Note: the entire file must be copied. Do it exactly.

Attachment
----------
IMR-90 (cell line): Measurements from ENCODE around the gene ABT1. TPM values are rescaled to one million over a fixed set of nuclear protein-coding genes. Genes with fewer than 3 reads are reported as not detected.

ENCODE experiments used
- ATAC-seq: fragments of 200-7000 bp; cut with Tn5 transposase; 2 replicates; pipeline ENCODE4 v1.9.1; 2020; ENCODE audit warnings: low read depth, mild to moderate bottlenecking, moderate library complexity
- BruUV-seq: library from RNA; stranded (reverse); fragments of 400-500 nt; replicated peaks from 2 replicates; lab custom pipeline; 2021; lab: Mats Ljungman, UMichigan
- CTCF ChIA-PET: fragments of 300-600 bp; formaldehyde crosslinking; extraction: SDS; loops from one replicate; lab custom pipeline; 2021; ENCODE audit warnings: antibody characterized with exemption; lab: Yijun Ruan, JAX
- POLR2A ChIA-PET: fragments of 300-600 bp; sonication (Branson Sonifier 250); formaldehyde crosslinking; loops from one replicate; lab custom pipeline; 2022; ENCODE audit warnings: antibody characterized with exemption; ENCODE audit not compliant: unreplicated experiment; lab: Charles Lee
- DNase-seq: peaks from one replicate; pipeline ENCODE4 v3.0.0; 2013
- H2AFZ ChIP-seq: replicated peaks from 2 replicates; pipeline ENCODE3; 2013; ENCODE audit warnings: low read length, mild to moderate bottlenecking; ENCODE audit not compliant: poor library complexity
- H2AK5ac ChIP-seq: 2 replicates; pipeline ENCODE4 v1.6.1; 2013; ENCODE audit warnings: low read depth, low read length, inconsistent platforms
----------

IMR-90 (cell line): Measurements from ENCODE around the gene ABT1. TPM values are rescaled to one million over a fixed set of nuclear protein-coding genes. Genes with fewer than 3 reads are reported as not detected.

ENCODE experiments used
- ATAC-seq: fragments of 200-7000 bp; cut with Tn5 transposase; 2 replicates; pipeline ENCODE4 v1.9.1; 2020; ENCODE audit warnings: low read depth, mild to moderate bottlenecking, moderate library complexity
- BruUV-seq: library from RNA; stranded (reverse); fragments of 400-500 nt; replicated peaks from 2 replicates; lab custom pipeline; 2021; lab: Mats Ljungman, UMichigan
- CTCF ChIA-PET: fragments of 300-600 bp; formaldehyde crosslinking; extraction: SDS; loops from one replicate; lab custom pipeline; 2021; ENCODE audit warnings: antibody characterized with exemption; lab: Yijun Ruan, JAX
- POLR2A ChIA-PET: fragments of 300-600 bp; sonication (Branson Sonifier 250); formaldehyde crosslinking; loops from one replicate; lab custom pipeline; 2022; ENCODE audit warnings: antibody characterized with exemption; ENCODE audit not compliant: unreplicated experiment; lab: Charles Lee
- DNase-seq: peaks from one replicate; pipeline ENCODE4 v3.0.0; 2013
- H2AFZ ChIP-seq: replicated peaks from 2 replicates; pipeline ENCODE3; 2013; ENCODE audit warnings: low read length, mild to moderate bottlenecking; ENCODE audit not compliant: poor library complexity
- H2AK5ac ChIP-seq: 2 replicates; pipeline ENCODE4 v1.6.1; 2013; ENCODE audit warnings: low read depth, low read length, inconsistent platforms